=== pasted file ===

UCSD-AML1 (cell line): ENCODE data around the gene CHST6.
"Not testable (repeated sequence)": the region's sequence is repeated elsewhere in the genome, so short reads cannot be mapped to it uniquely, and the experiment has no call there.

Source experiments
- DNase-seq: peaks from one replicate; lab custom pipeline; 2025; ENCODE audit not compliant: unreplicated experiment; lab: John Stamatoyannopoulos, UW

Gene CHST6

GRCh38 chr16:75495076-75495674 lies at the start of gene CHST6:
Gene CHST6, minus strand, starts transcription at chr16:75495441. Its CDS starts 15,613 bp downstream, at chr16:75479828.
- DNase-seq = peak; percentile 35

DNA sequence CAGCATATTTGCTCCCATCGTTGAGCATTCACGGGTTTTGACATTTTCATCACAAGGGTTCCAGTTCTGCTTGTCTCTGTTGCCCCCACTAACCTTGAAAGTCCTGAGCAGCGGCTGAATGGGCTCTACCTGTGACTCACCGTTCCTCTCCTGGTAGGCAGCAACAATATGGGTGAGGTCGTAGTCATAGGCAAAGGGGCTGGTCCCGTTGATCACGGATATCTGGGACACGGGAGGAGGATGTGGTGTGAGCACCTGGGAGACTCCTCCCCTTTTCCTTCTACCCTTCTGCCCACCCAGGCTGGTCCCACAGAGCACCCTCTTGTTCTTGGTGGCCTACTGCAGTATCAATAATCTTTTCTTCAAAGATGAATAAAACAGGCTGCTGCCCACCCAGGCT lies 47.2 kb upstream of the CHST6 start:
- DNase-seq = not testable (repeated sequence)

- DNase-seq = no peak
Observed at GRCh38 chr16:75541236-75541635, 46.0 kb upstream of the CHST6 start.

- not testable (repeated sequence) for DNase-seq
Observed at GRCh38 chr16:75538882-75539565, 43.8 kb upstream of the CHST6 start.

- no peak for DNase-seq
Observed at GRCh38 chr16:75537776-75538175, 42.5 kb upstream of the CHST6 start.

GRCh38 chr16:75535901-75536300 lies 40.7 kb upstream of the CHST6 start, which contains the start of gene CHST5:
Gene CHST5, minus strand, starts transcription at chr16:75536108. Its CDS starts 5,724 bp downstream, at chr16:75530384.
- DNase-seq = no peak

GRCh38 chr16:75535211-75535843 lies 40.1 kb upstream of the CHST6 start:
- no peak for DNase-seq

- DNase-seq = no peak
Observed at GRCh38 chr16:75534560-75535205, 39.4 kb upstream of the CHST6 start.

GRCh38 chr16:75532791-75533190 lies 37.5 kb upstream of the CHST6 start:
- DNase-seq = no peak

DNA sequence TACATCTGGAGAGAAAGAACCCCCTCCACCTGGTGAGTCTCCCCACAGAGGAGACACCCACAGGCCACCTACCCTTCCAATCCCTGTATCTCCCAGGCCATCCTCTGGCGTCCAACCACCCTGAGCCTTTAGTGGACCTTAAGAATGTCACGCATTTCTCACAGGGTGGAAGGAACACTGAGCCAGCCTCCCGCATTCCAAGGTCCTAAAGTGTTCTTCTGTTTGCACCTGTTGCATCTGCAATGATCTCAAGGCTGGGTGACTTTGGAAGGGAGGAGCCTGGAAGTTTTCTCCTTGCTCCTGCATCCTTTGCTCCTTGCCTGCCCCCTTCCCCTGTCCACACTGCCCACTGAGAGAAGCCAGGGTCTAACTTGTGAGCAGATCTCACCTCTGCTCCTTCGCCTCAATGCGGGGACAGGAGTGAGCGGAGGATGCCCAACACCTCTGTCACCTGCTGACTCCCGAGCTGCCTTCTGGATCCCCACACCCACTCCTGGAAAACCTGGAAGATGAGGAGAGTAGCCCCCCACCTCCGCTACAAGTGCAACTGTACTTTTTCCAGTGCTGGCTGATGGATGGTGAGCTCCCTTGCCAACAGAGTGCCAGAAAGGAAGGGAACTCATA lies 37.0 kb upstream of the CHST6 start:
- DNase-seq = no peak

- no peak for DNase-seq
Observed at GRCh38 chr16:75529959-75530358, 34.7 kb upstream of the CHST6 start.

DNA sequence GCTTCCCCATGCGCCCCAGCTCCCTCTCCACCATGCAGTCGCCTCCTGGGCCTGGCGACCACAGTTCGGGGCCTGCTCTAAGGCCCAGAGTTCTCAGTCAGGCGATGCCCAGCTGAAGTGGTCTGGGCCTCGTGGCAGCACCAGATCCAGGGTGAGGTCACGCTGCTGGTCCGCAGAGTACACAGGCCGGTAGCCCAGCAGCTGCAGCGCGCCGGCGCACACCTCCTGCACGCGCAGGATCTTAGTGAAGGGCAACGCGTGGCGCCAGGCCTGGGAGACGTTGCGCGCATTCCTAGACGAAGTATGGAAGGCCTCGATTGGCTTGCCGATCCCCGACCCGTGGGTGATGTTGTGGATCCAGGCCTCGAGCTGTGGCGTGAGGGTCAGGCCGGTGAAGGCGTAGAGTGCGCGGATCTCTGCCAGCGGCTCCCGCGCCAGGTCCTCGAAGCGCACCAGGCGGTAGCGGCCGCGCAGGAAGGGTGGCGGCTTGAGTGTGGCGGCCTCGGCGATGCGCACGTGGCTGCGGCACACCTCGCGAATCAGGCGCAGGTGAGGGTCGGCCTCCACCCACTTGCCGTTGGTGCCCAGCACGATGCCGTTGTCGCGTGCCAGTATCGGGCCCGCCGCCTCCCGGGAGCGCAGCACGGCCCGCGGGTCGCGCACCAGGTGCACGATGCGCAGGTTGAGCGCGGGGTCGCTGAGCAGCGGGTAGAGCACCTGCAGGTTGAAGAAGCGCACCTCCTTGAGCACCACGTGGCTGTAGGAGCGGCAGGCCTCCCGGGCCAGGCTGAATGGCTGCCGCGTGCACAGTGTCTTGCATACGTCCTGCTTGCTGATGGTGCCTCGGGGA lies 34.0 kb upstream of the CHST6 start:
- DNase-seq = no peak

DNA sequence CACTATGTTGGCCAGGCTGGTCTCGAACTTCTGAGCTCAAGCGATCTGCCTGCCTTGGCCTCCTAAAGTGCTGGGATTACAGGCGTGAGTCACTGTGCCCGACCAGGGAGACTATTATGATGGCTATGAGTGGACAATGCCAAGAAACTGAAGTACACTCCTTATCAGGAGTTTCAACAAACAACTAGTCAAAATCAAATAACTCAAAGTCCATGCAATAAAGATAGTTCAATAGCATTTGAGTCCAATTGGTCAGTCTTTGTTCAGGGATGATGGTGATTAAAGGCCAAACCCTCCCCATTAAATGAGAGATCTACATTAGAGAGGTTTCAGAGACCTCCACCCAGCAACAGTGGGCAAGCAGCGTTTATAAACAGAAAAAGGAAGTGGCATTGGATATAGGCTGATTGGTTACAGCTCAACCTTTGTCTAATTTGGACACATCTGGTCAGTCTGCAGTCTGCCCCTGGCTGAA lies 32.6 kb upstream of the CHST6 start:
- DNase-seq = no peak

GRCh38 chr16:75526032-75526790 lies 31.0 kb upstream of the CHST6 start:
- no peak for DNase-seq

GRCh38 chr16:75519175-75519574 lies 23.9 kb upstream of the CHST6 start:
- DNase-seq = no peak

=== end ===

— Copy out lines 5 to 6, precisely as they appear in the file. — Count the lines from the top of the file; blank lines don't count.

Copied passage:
Gene CHST6

GRCh38 chr16:75495076-75495674 lies at the start of gene CHST6: